Dynamic model
This describes how the systems behaves over time. Typically it constructed using a combination of activity diagrams, state diagrams and sequence diagrams.
Dynamic typing
A dynamically typed language allows data of any type to be stored in any variable. The "type" of the variable changes dynamically to reflect what it is storing at any given moment at run-time. The definition of the types themselves may also change dynamically. JavaScript is a dynamically typed language. Contrast with statically typed.
Elaboration
The second stage in the unified process where the bulk of the use cases are defined, the core of the system architecture is developed. This process is achieved through several iterations.
Encapsulation
  1. The technique of combining the data and the functions responsible for operating on that data into a single object.
  2. The technique of controlling access to the attributes and operations of an object by specifying visibility modifiers.
Extension
Another name for subclassing. If class B is a subclass of class A, then B extends A.
Formal parameter
The declaration of a parameter (including its type) that appears in the definition of a method or function. Part of the method signature. The formal parameters of a method define the data that the method expects and requires to complete its task.
Function
A more general name for a method. A section of named code that is intended to perform a single purpose. The definition of a function is such that it should return a value as a result of the computation. A method may, or may not, return a value.
Guard condition
  1. (UML) a Boolean expression that controls whether a specific set of actions in a sequence diagram will execute.
  2. (general) a Boolean expression that determines whether the data passed into a function is valid, controlling whether the function should continue.
Implementation
A distinct phase of an iteration of the Unified Process where code is being written and tested.
Inception
The first stage in the unified process. The business case for the project is established, key risks are identified, and the core use cases are defined.
Inheritance
The mechanism by which a subclass takes on the attributes and operations of its superclass.
Inner class
A class defined within the scope of another class. The visibility of the inner class may be any of the standard levels: private, protected, package or public. However, design considerations dictate that only private or protected are likely to be used.
Instance
An object of a specific type, where the type is specified by a class. The object is said to be an instance of the class.
Instance variable
A variable that exists at the object level. Each object gets its own copy of the variable, and each object can therefore assign a different value to the variable. The opposite of a class variable.
Instantiation
The process of creating an instance from a class.
Interaction constraint
Another name for a guard condition (UML).
Interface
A specification of method signatures that a class must provide if it is to be considered as implementing the interface. Like classes, an interface defines a type. A class that implements an interface is a subtype of the type defined by the interface.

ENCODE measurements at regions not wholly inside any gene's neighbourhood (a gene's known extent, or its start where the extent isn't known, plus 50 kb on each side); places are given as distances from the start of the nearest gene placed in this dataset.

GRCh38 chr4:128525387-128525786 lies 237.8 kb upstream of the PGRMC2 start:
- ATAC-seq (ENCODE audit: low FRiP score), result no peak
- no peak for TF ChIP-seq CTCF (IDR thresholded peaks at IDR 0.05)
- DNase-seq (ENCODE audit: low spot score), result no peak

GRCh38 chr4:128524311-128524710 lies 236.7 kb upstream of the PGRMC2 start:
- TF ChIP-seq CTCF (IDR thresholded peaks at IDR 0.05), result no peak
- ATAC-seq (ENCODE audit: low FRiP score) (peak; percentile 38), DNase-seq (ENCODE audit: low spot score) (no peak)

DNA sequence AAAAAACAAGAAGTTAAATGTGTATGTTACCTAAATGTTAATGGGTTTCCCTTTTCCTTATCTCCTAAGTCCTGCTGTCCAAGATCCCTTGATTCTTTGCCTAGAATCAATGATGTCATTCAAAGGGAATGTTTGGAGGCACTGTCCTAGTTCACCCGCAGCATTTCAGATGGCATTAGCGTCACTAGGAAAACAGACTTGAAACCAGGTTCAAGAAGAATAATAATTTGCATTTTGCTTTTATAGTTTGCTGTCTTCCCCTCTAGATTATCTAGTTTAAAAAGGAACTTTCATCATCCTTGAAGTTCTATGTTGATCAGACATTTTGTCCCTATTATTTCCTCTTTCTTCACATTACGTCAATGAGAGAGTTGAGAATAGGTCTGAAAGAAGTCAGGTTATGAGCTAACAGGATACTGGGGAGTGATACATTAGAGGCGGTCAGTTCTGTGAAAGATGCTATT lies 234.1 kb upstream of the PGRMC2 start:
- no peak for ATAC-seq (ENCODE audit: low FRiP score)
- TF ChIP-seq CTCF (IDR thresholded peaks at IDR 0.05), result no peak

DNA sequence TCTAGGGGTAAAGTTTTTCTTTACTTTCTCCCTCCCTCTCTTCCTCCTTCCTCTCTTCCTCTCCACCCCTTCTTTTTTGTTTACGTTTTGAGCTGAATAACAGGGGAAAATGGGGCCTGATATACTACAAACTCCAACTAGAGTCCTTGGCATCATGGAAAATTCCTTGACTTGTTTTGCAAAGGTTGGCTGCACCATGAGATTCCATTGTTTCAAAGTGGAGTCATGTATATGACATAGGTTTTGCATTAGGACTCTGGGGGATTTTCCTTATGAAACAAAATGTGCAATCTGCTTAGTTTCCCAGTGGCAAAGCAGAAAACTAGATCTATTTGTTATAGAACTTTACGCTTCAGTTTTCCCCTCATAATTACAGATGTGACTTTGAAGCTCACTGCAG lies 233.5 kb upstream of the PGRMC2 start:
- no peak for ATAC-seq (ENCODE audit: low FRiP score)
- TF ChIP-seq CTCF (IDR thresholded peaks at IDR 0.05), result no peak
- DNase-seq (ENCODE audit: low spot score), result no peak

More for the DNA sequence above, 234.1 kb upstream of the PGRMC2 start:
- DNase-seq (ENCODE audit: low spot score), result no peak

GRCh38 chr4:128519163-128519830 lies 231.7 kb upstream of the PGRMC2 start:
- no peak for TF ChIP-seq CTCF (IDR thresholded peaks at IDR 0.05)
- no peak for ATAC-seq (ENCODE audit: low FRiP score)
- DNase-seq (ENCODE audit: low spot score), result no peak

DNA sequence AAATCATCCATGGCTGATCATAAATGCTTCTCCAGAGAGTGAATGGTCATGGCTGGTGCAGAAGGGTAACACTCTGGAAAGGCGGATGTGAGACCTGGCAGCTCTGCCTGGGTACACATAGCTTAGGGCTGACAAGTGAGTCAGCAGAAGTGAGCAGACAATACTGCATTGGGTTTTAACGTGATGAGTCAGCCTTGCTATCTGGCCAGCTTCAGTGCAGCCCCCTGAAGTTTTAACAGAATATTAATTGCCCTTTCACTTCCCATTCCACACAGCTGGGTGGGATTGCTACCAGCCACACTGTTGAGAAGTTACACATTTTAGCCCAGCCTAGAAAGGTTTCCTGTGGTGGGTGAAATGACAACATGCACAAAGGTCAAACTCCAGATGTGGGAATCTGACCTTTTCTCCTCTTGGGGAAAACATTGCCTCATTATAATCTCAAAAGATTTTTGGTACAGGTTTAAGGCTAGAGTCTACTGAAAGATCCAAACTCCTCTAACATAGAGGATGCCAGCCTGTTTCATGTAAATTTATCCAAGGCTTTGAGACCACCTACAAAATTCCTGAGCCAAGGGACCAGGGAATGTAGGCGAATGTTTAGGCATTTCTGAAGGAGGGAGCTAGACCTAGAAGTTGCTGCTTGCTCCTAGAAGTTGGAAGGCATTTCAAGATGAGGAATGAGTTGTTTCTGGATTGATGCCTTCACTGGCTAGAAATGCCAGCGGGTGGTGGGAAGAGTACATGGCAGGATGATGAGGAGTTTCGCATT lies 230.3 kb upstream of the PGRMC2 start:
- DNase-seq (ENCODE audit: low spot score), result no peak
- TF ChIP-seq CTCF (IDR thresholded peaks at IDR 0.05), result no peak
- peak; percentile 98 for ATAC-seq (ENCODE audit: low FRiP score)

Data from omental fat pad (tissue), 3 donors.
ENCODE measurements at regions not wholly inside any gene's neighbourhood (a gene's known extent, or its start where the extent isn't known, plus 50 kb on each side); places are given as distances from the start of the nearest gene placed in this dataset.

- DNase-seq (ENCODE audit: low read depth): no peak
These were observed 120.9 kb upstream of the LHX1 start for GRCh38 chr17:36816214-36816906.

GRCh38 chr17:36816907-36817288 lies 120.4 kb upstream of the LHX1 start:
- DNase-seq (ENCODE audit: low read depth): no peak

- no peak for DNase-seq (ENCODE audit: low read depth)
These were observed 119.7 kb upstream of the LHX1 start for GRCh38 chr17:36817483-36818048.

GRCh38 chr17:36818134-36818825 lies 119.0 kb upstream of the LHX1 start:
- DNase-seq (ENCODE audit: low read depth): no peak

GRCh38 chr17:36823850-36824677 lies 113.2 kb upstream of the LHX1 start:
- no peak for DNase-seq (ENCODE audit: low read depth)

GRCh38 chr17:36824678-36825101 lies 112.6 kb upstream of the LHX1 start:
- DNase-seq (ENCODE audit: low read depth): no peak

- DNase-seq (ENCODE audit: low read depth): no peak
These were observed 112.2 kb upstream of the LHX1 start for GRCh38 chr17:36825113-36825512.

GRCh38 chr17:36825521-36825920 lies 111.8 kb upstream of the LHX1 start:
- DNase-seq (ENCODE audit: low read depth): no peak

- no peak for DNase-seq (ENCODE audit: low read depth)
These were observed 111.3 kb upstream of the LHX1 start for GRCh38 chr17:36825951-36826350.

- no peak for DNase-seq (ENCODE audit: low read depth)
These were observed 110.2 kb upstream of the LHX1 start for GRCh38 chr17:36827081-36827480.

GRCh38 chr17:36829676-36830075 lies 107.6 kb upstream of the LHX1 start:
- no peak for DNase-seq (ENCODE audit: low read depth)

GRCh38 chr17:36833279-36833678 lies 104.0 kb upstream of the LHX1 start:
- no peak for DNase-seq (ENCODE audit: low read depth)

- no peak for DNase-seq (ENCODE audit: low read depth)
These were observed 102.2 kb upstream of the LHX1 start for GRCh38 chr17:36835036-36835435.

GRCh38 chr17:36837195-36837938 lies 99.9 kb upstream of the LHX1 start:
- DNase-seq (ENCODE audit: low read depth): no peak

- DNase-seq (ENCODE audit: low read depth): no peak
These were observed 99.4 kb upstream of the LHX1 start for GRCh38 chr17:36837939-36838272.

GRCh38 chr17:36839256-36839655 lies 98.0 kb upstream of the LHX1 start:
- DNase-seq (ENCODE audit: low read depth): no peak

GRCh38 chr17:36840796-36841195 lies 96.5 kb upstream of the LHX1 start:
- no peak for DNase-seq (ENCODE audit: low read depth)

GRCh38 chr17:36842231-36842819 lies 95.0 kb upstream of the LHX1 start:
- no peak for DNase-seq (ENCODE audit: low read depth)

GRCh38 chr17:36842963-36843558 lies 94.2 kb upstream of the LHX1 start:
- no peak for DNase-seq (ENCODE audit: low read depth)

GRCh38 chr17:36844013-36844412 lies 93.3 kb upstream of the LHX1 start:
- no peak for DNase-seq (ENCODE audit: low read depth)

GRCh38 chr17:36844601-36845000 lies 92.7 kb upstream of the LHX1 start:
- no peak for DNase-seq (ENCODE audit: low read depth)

Interface Segregation Principle
The principle that interfaces should be kept as small as possible, only defining methods that are specific to their role. This allows programs to maintain low coupling.
Liskov Substitution Principle
A principle formulated by Barbara Liskov and Jannette Wing, which says that: if S is a subtype of T, then objects of type T may be replaced by objects of type S without altering any of the key properties of the program.
Member
A generic term covering both attributes and operations.
Method
The name usually given to procedures and functions in OOP. A method is a function or procedure that is a member of an object or class and which defines an operation for that object or class.
Method signature
The information that uniquely identifies a method. This is composed of the name of the method, and the order and types of the formal parameters. Note that in most languages, the return type is not part of the signature.
Namespace
Another term for package, used in C# and C++.
Object
A specific instance of a class. All objects of a specific class will share the same operations, but will have their own values for the attributes.
Object diagram
A diagram in the UML that shows the attribute values of specific objects and the relationships between objects. An object diagram is part of the static model of a system.
Open/Closed Principle
A class should be open for extension, but closed for modification. This has a number of interpretations. One view would be that it is a way of saying that behaviours are developed through inheritance, without the need to modify the base class.
Operation
A unit of functionality in a class that defines some of the behaviour that a class can provide. A operation is usually implemented as a method.
Overload
A technique where many different methods are defined with the same name, but with different formal parameters. Thus, a class could define an add method that added strings to its store and another method, also called add, that added integers to its store. This technique can lead to confusing API designs and should be used sparingly.
Override
A technique where a subclass replaces a method in one of its superclasses with its own version.
Package
A large scale unit of organization in an OOP project that groups together a number of related classes. A large project will consist of several packages, each defining a subset of the complete system’s functionality.
Package visibility
A level of visibility modification that ensures that only objects and classes in the same package can access the attributes and operations of the relevant object.
Polymorphism